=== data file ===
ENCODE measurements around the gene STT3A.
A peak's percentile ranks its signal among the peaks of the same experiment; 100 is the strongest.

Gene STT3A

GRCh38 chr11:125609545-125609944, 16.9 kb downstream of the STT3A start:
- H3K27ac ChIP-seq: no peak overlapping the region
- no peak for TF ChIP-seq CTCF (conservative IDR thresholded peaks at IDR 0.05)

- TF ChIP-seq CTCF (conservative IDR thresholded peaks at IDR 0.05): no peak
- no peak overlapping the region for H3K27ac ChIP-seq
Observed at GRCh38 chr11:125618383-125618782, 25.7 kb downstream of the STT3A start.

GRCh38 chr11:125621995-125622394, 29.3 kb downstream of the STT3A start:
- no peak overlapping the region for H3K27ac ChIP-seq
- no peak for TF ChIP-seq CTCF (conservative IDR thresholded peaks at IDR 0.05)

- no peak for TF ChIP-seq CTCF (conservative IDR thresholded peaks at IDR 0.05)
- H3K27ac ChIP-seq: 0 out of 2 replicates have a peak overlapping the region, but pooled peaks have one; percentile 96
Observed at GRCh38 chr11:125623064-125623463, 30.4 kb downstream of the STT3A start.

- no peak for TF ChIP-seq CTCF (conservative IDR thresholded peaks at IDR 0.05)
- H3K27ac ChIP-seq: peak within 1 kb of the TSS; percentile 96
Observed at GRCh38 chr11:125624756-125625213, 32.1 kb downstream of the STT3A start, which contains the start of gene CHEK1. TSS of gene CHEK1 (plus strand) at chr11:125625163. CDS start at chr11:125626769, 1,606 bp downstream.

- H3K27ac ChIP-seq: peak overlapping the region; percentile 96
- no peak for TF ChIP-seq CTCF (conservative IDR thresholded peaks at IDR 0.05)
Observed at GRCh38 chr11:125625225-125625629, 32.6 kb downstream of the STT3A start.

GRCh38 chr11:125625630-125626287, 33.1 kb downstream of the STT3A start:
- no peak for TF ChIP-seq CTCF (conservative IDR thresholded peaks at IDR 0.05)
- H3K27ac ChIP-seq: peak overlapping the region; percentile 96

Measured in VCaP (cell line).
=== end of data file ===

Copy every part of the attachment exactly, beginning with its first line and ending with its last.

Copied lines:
ENCODE measurements around the gene STT3A.
A peak's percentile ranks its signal among the peaks of the same experiment; 100 is the strongest.

Gene STT3A

GRCh38 chr11:125609545-125609944, 16.9 kb downstream of the STT3A start:
- H3K27ac ChIP-seq: no peak overlapping the region
- no peak for TF ChIP-seq CTCF (conservative IDR thresholded peaks at IDR 0.05)

- TF ChIP-seq CTCF (conservative IDR thresholded peaks at IDR 0.05): no peak
- no peak overlapping the region for H3K27ac ChIP-seq
Observed at GRCh38 chr11:125618383-125618782, 25.7 kb downstream of the STT3A start.

GRCh38 chr11:125621995-125622394, 29.3 kb downstream of the STT3A start:
- no peak overlapping the region for H3K27ac ChIP-seq
- no peak for TF ChIP-seq CTCF (conservative IDR thresholded peaks at IDR 0.05)

- no peak for TF ChIP-seq CTCF (conservative IDR thresholded peaks at IDR 0.05)
- H3K27ac ChIP-seq: 0 out of 2 replicates have a peak overlapping the region, but pooled peaks have one; percentile 96
Observed at GRCh38 chr11:125623064-125623463, 30.4 kb downstream of the STT3A start.

- no peak for TF ChIP-seq CTCF (conservative IDR thresholded peaks at IDR 0.05)
- H3K27ac ChIP-seq: peak within 1 kb of the TSS; percentile 96
Observed at GRCh38 chr11:125624756-125625213, 32.1 kb downstream of the STT3A start, which contains the start of gene CHEK1. TSS of gene CHEK1 (plus strand) at chr11:125625163. CDS start at chr11:125626769, 1,606 bp downstream.

- H3K27ac ChIP-seq: peak overlapping the region; percentile 96
- no peak for TF ChIP-seq CTCF (conservative IDR thresholded peaks at IDR 0.05)
Observed at GRCh38 chr11:125625225-125625629, 32.6 kb downstream of the STT3A start.

GRCh38 chr11:125625630-125626287, 33.1 kb downstream of the STT3A start:
- no peak for TF ChIP-seq CTCF (conservative IDR thresholded peaks at IDR 0.05)
- H3K27ac ChIP-seq: peak overlapping the region; percentile 96

Measured in VCaP (cell line).